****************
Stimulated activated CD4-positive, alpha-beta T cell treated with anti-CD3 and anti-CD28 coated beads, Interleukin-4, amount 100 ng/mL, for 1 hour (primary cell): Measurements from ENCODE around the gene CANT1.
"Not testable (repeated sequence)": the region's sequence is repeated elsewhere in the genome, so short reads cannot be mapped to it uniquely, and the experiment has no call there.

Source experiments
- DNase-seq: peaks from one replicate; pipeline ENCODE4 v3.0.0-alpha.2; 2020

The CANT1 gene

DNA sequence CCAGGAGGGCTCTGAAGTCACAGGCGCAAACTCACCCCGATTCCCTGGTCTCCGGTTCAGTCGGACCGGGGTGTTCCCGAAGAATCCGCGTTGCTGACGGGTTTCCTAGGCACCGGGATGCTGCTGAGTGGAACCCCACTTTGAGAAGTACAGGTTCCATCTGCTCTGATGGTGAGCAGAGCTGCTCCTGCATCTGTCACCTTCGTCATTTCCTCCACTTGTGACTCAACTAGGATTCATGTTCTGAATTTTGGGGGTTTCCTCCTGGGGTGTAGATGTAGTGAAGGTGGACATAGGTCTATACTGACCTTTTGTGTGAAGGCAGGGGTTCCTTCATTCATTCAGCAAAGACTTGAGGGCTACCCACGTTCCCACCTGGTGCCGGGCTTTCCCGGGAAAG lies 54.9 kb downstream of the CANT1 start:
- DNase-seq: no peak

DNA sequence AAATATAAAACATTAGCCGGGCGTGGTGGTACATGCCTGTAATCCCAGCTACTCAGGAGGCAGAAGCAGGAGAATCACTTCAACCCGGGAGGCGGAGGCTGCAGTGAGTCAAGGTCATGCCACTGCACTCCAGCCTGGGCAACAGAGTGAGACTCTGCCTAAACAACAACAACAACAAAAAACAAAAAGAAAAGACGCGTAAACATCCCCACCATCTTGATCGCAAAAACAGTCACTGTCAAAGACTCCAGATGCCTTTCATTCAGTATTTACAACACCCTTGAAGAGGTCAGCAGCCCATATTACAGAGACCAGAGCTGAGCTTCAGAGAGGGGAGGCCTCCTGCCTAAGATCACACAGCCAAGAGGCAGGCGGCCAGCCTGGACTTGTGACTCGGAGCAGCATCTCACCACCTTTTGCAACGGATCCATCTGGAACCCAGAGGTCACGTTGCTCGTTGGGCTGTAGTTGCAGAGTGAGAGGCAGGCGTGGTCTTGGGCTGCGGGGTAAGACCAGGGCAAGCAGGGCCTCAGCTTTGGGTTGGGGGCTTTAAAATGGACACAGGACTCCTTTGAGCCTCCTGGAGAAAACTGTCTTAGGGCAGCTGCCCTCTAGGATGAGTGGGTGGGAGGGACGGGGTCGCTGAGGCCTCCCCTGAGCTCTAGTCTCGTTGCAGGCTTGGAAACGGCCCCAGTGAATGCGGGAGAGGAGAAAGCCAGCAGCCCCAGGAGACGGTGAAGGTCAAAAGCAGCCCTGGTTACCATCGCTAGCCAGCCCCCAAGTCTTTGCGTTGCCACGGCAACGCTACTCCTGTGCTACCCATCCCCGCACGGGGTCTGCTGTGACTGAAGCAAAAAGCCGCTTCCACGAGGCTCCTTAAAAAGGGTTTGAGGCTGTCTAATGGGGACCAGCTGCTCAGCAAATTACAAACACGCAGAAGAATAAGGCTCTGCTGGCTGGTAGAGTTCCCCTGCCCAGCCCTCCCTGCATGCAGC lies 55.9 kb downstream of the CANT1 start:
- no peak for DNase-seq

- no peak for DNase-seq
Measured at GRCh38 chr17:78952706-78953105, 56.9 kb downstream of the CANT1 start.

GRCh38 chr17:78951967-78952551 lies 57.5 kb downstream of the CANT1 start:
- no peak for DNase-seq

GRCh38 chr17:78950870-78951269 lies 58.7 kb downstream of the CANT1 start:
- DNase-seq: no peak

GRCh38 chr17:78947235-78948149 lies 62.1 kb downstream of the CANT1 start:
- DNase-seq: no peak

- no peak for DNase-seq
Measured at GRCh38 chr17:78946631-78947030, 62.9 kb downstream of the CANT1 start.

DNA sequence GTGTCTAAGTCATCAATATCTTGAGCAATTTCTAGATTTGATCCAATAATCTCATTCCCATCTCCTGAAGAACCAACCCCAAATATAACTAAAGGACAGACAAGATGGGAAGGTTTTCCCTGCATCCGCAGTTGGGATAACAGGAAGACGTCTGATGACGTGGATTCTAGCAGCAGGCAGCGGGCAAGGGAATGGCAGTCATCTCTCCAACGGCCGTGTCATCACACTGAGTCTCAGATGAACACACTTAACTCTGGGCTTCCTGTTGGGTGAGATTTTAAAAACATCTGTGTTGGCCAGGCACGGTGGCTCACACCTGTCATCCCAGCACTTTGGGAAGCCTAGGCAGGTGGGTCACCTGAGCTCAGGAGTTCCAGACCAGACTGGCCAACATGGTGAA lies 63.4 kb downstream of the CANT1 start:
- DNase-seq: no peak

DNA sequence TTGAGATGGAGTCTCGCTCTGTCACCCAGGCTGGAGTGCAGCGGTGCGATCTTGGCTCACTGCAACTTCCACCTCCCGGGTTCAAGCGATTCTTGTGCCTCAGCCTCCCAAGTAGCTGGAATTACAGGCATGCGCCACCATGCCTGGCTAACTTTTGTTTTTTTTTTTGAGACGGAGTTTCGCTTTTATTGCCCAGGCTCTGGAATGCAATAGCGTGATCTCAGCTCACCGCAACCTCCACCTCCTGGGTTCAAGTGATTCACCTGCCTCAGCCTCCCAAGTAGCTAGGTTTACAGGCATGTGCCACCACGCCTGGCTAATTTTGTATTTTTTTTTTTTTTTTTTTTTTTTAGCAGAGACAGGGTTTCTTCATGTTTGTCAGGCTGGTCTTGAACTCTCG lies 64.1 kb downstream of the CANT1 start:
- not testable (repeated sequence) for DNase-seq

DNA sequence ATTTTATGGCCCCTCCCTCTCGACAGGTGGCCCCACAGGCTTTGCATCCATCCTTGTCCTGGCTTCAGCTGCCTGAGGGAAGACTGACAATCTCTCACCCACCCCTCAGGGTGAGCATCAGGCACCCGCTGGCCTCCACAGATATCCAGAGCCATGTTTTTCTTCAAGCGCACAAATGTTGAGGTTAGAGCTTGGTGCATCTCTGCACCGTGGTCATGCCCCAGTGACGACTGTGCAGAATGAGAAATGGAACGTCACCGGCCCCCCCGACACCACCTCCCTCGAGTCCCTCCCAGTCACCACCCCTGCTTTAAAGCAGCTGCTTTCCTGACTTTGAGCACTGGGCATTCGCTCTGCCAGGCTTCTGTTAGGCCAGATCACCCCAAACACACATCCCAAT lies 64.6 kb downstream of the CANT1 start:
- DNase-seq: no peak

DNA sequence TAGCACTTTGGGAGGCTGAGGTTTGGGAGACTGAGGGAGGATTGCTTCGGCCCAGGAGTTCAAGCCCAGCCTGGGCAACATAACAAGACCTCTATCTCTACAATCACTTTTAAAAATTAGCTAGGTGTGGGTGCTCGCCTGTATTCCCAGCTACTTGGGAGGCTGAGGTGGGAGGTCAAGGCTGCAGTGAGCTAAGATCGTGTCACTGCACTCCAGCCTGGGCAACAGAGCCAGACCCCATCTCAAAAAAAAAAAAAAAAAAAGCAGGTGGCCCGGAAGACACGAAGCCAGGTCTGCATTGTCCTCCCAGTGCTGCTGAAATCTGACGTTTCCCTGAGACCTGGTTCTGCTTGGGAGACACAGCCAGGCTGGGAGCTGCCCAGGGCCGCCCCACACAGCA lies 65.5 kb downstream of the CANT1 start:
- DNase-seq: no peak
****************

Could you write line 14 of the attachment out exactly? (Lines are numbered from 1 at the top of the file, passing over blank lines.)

GRCh38 chr17:78950870-78951269 lies 58.7 kb downstream of the CANT1 start: